We used to follow the cycles of day and night…
…but the conquering of fire, and in particular electric lighting, enabled us to stay active at night. This is at first sight a gift from heaven, as we see in rural Africa, where education rates rise in direct relation to the availability of artifical lighting (yes, a water source close by does help too). But looking at the more electrified, developed world, we see that the universal availability of lighting has eradicated one of the most natural states of being: darkness. There is virtually no populated outdoor place, where natural darkness can be observed. Street lanterns, private lighting or the reflections of a nearby town are visible.
This situation has triggered discussions about the ‘right to darkness’, but those have never attracted a great deal of attention. The merrier I was when I found a piece from a Philips lighting professional reflecting on the need of darkness to set the body clock (as well as proper contrast within a light display).
She, like others, correctly brings biology to the table, as the effect of light and dark on the body receives little attention in the world of lighting. The dangers of unnatural long exposure to light are especially linked to deregulated hormone production, e.g. melatonin.
So, we have introduced almost constant artificial light into our lives without installing a personal off-switch. The effects on our working live have been severe and the 24-hour economy is a fact in many places. The effects on our biology and health are still subject of research, although shift-work has already been identified as a serious health threat by IARC: “Shiftwork that involves circadian disruption is probably carcinogenic to humans.”
What would be the implications of thinking in the natural day and night cycle, say for a company:
Working in night shifts is unnatural for humans, meaning that humans should be awake only during day time. Having a look at ecosystems however, we see that shift work is no problem at all in a diversified organisation. Nocturnal animals, chemical processes, bacteria – they all operate at night. Translating that into organisations, we would need to schedule non-human processes to be executed preferably at night and reserve daytime for all human processes. The current literature suggests at least 2 advantages.
Advantage 1: Human health would be positively affected by observing day and night cycles (the circadian rhythm). Hormone production would be able to operate at the optimum of evolutionary calibration, reducing health risks and related costs to society.
Advantage 2: Family and social structures would benefit. (Night) Shift work disrupts family structures. As humans have evolved to become a social species with a quality approach to reproduction, a shared day and night structure for the whole family results in higher quality of family life and upbringing of children. This might also have positive effects on children’s performance in education as well as a reduced divorce rates. Those advantages in turn result in positive effects on a wide range of social issues. [There is little literature on the social effects of shift-work. If you have sources, please share here!]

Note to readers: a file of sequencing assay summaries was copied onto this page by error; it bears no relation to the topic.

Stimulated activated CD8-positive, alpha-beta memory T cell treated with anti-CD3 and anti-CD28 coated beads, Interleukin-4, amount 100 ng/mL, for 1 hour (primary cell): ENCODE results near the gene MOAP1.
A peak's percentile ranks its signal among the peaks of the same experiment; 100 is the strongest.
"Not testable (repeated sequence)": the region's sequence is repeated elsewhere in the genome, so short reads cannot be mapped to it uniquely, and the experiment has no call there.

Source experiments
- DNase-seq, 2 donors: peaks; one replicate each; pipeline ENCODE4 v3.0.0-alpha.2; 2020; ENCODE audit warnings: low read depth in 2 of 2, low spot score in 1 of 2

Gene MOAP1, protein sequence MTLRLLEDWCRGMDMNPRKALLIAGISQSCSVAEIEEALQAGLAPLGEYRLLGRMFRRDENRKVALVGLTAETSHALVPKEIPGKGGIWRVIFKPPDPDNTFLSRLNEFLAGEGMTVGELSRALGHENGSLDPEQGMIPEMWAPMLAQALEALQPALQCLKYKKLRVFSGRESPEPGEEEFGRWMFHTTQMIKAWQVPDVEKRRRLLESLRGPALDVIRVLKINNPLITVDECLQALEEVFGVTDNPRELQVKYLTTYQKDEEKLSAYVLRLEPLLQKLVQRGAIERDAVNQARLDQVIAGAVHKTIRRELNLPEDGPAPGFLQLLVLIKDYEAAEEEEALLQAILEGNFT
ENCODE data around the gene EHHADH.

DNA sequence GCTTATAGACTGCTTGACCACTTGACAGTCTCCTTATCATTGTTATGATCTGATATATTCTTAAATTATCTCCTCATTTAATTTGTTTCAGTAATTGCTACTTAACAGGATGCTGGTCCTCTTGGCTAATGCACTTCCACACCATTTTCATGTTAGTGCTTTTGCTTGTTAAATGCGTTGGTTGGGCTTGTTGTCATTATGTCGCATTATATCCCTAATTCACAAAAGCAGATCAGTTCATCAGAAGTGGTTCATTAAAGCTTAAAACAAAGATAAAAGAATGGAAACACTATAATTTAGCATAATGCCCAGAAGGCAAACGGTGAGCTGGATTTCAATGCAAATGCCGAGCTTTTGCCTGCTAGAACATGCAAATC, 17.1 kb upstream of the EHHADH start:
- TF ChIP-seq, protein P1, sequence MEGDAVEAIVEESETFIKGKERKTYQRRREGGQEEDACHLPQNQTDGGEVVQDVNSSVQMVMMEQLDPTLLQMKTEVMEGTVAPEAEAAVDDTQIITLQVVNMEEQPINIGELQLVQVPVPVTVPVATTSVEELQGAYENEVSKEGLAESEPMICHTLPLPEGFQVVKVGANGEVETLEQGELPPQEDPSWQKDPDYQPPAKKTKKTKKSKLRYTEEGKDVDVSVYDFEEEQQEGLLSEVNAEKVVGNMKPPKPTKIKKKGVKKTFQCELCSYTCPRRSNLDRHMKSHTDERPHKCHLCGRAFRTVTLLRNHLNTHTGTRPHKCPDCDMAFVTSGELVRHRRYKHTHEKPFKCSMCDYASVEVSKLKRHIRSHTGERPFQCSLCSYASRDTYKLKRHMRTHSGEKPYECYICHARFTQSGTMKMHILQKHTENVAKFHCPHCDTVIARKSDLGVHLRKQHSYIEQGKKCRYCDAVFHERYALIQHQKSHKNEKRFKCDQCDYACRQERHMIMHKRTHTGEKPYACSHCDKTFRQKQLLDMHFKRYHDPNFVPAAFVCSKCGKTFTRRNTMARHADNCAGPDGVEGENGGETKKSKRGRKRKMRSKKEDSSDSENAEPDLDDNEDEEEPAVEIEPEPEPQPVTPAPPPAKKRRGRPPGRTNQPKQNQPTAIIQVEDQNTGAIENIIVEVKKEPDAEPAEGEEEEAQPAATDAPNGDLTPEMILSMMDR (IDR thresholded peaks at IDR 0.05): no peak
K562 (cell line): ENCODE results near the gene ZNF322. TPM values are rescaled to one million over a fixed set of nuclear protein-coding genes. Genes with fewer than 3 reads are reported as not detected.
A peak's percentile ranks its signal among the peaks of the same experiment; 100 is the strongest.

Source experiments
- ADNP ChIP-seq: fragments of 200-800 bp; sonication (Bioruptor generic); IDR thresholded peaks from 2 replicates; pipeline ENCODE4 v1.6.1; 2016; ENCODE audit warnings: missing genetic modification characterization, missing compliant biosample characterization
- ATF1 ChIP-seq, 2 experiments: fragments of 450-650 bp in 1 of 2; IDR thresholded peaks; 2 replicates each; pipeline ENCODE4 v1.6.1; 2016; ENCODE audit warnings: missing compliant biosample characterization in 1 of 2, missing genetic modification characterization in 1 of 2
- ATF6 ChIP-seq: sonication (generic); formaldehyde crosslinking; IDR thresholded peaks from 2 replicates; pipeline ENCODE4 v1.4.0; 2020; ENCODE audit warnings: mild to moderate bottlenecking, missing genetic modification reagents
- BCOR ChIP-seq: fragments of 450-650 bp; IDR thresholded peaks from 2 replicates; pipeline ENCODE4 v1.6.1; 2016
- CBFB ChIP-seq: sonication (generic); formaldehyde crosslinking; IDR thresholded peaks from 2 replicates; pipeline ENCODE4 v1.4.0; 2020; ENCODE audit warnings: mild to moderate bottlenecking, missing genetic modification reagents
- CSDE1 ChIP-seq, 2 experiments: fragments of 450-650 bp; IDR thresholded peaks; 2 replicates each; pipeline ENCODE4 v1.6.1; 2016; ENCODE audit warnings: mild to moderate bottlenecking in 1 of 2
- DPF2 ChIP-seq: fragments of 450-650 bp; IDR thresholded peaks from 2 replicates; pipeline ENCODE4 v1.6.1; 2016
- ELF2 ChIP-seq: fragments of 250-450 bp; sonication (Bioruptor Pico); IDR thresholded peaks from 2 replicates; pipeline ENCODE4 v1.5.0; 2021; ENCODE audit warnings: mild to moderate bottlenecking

However, there are several conflicts between the current 24/7 economy and the observance of a natural day and night cycle.
Conflict 1: The IT-revolution has enabled ever faster computations, making it unnecessary to take a whole night for most computer jobs. This means, that a day and night cycle would equal a slow down of productivity.
Conflict 2: Most machines still need human operators. At the moment, robotics and automation appear not reliable enough to be operated without human operators or controllers. Furthermore, most automated processes in industries are semi-automated and need human handling at either end of the process.
Conflict 3: Time is money. The prevailing priority of many businesses is to quicken processes where ever possible, allowing for ever faster delivery of goods and services. This addiction to haste is a fundamental barrier to making time available to harvest the advantages of day and night cycles whenever those go together with loss of time.
The implications of this state of knowledge are simple and complex at the same time.
Simple conclusion: It is an individual, ethical and conscious choice to use or do shift-work to increase the delivery time of a given product or service. As long as the product or service is adding less value to society than the advantages of observation of day and night cycles, structural shift-work should be ruled out.
Complex conclusion: The system of a global, competitive economy dictates that quicker or continuous delivery is a vital advantage to a company and hence necessary for survival. People are willing to work in night shifts despite the health and social effects. Laws and regulations allow it. There are effective ways to counter the health impact of shift-work to a certain extent. Using less night work is not an option that society will accept, given that society has grown used to continuous availability and fast delivery of goods and services. Costs of change would result in societal advantages, but at the expense of private profits, making a change unfair towards capital owners. Evidently, humans want night shift work and individuals are willing to suffer any negative effects.
So, it is not a matter of black and white, not about ethics versus economics. It is the observation that we diverge from the natural cycle of day and night, accepting to function sub-optimally in terms of evolutionary processes.